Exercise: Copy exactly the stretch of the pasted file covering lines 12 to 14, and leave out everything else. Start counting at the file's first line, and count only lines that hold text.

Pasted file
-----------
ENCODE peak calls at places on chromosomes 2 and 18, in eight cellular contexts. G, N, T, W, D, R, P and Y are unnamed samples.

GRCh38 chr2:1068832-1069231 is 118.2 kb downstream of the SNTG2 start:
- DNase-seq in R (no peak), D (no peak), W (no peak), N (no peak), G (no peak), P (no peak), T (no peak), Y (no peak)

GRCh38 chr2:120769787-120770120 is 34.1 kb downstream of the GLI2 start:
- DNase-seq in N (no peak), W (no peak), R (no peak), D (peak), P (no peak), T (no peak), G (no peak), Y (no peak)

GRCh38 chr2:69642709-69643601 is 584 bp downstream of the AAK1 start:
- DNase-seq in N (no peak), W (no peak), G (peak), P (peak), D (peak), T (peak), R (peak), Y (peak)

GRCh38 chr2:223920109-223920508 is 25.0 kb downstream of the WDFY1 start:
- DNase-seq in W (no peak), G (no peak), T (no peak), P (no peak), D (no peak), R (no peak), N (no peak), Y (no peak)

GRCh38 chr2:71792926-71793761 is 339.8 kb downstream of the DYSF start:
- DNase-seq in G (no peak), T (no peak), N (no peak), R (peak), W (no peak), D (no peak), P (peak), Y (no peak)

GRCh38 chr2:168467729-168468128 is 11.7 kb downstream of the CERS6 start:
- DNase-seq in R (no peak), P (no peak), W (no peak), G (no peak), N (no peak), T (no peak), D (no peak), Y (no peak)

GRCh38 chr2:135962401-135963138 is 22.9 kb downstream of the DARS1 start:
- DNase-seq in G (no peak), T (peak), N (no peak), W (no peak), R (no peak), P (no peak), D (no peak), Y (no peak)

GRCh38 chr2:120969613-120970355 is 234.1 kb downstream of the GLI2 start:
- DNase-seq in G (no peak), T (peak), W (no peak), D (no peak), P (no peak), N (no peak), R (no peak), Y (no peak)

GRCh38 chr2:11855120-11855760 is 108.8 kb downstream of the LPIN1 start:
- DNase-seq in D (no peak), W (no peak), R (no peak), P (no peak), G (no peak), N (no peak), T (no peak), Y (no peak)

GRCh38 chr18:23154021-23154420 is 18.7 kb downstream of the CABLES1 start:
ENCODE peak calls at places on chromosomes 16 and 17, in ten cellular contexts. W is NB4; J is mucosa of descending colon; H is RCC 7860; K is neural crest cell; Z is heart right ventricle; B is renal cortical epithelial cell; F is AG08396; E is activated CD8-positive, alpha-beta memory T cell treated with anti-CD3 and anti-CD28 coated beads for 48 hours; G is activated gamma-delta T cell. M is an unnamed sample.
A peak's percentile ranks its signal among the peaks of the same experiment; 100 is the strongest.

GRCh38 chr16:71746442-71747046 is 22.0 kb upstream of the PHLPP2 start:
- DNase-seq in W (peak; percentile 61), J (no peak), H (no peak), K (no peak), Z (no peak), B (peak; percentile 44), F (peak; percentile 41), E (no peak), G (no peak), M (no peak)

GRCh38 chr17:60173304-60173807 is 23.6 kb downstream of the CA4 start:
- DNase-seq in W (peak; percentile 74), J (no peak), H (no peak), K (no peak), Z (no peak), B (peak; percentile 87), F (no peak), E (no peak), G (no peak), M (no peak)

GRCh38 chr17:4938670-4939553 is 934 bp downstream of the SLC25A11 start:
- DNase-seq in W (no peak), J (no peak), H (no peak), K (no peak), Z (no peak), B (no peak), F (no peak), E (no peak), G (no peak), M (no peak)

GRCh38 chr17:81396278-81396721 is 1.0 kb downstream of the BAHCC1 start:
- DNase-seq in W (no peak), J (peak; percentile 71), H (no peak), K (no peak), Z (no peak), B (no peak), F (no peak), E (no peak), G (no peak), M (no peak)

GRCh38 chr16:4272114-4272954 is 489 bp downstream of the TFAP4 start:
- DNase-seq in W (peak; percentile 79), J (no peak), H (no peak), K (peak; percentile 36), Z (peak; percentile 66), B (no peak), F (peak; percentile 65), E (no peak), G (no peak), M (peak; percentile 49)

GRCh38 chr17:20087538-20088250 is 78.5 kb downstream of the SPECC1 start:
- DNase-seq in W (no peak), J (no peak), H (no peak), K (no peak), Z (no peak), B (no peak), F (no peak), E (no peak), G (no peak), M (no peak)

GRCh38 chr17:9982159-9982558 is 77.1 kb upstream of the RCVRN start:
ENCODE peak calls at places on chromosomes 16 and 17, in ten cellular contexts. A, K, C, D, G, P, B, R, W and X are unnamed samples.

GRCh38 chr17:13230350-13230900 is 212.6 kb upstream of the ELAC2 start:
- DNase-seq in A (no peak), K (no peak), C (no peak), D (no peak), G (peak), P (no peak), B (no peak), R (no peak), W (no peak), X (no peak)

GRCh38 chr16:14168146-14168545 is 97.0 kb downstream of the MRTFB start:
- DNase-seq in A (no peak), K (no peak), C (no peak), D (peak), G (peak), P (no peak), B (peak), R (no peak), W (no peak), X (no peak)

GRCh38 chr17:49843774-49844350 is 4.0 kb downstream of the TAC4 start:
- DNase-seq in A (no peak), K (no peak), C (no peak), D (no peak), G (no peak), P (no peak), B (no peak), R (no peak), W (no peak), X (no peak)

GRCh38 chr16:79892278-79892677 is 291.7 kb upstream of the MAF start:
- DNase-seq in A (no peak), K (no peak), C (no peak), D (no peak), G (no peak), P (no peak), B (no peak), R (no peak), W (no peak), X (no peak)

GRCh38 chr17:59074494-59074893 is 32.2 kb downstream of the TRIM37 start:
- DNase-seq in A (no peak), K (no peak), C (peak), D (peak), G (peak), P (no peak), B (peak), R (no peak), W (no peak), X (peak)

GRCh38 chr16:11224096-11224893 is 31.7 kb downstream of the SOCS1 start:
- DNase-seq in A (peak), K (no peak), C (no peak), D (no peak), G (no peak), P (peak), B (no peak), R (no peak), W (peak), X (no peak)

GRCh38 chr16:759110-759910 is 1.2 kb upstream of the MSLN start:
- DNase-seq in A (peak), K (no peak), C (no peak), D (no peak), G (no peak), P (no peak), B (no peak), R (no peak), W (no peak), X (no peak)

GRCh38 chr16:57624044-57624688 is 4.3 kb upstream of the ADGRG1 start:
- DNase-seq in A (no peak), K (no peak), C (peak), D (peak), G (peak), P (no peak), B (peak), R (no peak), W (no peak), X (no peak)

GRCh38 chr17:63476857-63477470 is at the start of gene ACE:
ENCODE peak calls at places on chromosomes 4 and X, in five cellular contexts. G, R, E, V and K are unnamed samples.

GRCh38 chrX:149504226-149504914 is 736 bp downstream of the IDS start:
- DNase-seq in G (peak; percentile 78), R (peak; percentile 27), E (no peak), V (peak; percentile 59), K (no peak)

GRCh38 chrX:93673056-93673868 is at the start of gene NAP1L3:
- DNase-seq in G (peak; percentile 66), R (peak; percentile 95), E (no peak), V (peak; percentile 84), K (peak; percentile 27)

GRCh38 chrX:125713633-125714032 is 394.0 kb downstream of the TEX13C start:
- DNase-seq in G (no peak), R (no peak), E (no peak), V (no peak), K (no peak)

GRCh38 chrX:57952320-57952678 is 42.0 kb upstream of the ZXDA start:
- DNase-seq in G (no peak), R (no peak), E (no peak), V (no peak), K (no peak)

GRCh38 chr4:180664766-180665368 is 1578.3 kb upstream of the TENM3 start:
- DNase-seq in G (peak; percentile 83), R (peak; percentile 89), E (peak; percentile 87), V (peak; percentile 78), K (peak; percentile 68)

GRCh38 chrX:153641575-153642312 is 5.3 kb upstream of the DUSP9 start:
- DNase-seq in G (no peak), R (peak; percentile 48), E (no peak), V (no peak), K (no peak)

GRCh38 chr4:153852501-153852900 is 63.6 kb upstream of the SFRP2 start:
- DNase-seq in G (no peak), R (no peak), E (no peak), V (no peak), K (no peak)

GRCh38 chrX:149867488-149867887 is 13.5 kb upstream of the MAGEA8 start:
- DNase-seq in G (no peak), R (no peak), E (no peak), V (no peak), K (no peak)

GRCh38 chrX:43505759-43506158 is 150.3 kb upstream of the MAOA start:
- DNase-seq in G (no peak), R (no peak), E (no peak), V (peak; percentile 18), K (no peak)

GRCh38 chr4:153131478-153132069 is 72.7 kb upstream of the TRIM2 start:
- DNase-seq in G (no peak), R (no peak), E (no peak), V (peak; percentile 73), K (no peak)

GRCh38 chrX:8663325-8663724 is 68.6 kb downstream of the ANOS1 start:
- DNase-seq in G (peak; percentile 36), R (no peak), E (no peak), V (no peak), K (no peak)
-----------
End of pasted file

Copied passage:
GRCh38 chr2:168467729-168468128 is 11.7 kb downstream of the CERS6 start:
- DNase-seq in R (no peak), P (no peak), W (no peak), G (no peak), N (no peak), T (no peak), D (no peak), Y (no peak)

GRCh38 chr2:135962401-135963138 is 22.9 kb downstream of the DARS1 start: